Farrah Fawcett to air cancer video diary
Wednesday 06 May 2009
Actress Farrah Fawcett is going public with her two-and-a-half year battle with anal cancer, telling the story her way through a video diary to be broadcast on US television next week.
The former "Charlie's Angels" star chronicles her private struggles and her treatments in the United States and Germany in "Farrah's Story", which will be shown on NBC on May 15, the network said on yesterday.
"I've never understood why people are interested in anything that I do. Until now." Fawcett, 62, said in a statement
"As much as I would have liked to have kept my cancer private, I now realize that I have a certain responsibility to those who are fighting their own fights and may be able to benefit from learning about mine."
Shot with her own home video recorder and narrated by Fawcett, the two-hour special includes appearances by Fawcett's long-time partner, Ryan O'Neal, and her "Charlie's Angels" co-stars, Jaclyn Smith and Kate Jackson.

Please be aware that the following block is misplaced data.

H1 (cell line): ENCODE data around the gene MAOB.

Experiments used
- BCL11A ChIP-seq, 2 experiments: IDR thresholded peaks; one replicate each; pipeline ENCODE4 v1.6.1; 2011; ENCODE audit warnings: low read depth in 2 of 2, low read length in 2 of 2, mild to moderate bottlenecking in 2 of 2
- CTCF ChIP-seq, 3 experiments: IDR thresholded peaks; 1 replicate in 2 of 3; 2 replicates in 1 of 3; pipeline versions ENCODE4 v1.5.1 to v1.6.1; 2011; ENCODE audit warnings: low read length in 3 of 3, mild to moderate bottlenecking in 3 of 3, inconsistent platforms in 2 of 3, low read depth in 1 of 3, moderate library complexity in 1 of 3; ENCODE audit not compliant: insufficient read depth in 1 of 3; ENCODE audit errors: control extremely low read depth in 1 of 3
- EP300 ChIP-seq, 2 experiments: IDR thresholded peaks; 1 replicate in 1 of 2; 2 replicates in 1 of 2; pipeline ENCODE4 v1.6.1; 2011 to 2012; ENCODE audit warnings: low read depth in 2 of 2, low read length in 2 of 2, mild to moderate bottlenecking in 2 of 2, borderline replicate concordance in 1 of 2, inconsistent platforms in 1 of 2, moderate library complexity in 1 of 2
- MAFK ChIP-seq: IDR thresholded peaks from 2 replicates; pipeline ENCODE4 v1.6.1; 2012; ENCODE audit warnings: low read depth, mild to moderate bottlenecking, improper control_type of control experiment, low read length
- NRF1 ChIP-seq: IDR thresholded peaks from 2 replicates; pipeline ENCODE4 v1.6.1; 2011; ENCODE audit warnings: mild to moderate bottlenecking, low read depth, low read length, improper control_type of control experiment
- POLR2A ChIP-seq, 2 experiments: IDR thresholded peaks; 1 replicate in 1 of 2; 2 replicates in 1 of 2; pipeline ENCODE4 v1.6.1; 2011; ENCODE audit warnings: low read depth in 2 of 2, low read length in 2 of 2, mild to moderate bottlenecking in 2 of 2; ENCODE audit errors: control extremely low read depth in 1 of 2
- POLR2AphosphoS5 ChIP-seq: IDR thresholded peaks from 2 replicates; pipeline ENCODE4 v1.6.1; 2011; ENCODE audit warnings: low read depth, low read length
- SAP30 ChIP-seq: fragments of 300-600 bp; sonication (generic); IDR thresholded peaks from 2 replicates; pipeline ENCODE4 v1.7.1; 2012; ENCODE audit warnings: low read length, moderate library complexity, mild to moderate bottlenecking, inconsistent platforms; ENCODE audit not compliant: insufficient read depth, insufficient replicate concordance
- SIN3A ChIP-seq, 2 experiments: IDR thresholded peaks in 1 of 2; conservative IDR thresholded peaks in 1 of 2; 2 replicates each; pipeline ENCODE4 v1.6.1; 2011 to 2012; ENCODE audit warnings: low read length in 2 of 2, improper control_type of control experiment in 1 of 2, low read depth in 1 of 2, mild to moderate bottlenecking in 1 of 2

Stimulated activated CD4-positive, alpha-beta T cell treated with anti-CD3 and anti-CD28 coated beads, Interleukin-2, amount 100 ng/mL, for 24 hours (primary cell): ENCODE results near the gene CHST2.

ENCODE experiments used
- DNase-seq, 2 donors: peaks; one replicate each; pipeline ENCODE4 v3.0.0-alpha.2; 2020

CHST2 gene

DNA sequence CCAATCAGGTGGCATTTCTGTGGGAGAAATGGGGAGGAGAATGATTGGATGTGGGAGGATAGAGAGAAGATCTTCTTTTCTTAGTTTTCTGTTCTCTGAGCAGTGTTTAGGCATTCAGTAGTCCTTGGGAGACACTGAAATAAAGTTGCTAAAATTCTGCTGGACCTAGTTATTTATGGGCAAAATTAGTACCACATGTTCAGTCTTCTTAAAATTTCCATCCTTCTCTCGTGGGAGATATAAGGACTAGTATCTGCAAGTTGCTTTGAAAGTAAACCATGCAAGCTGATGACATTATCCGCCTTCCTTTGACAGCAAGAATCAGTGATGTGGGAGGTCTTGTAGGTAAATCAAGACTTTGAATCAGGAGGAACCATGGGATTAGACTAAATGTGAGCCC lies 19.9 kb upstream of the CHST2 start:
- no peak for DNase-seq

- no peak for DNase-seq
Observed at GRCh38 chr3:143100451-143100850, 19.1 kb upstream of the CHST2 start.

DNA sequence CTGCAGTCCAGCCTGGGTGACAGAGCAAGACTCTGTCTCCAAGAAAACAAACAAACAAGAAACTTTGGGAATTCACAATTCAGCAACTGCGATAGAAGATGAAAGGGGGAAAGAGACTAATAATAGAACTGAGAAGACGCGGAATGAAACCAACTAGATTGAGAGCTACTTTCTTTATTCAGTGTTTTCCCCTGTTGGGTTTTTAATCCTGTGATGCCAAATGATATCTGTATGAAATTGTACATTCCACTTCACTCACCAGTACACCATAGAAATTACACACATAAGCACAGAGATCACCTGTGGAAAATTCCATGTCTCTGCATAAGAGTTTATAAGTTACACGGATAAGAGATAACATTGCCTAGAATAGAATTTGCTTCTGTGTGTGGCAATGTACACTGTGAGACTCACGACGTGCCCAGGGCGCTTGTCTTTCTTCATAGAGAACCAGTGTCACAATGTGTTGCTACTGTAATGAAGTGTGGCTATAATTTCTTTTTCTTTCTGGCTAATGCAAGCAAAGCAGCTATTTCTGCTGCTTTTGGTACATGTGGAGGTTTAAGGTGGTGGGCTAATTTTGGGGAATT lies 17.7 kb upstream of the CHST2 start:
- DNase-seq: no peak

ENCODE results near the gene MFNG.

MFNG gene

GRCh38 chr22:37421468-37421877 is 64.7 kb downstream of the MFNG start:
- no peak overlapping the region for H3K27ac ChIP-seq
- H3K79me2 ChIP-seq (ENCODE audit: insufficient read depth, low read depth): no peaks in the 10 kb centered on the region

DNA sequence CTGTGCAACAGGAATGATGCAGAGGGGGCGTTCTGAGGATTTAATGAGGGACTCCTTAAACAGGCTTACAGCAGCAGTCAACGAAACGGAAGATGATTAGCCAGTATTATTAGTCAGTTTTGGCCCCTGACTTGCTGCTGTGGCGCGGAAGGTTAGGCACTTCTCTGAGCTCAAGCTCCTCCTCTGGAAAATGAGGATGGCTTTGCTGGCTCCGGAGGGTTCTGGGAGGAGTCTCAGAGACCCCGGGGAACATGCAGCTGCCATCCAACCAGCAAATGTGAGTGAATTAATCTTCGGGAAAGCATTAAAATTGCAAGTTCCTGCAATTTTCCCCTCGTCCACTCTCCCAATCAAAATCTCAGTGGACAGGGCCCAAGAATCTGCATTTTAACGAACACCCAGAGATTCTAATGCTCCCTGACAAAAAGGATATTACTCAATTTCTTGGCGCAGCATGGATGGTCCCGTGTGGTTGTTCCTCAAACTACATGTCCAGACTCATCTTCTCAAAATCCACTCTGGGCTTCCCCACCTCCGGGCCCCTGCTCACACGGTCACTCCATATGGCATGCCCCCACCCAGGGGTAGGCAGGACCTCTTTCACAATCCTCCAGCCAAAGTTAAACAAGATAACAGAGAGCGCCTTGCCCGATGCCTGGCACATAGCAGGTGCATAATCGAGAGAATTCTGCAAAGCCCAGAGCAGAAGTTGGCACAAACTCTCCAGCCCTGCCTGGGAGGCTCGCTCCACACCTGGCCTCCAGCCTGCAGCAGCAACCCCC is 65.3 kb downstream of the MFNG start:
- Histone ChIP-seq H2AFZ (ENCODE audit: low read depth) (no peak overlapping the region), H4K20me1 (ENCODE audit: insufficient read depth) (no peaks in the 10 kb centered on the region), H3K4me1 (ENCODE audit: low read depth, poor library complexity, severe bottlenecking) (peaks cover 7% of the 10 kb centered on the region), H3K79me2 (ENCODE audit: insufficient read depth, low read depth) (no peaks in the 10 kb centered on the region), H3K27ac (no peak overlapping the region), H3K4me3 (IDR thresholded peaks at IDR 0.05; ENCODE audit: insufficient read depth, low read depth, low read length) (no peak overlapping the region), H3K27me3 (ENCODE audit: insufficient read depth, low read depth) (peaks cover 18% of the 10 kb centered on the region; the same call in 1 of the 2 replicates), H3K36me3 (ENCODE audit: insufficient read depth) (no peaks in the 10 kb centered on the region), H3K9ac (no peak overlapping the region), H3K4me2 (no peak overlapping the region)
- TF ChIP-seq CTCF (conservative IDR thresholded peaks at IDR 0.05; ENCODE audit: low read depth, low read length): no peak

Although born in Texas, Fawcett came to epitomize Hollywood and California glamor in the 1970s as the tanned, tousled blond undercover detective in the popular TV show.
She was diagnosed with anal cancer in September 2006. Four months later she declared herself cancer-free only to have the disease return in May 2007.
Fawcett has sought alternative treatment in Germany and was briefly hospitalized last month in Los Angeles after returning for a medical procedure in Germany. One report in April said the cancer had spread to her liver but Fawcett's doctors declined to comment.
Doug Vaughan, senior vice president of specials and alternative development at NBC, said that "Farrah's Story" was an "incredibly intimate and moving story."
"Farrah wanted us to see the face of cancer and she wanted to set the record straight regarding her diagnosis, her treatment and her outlook on the future," Vaughan said.
The actress described the footage, some of which has already been shared with U.S. entertainment television shows, as "very personal."
"At the time, I didn't know if anybody would ever see it. But at some point, the footage took on a life of its own and dictated that it be seen," she said.
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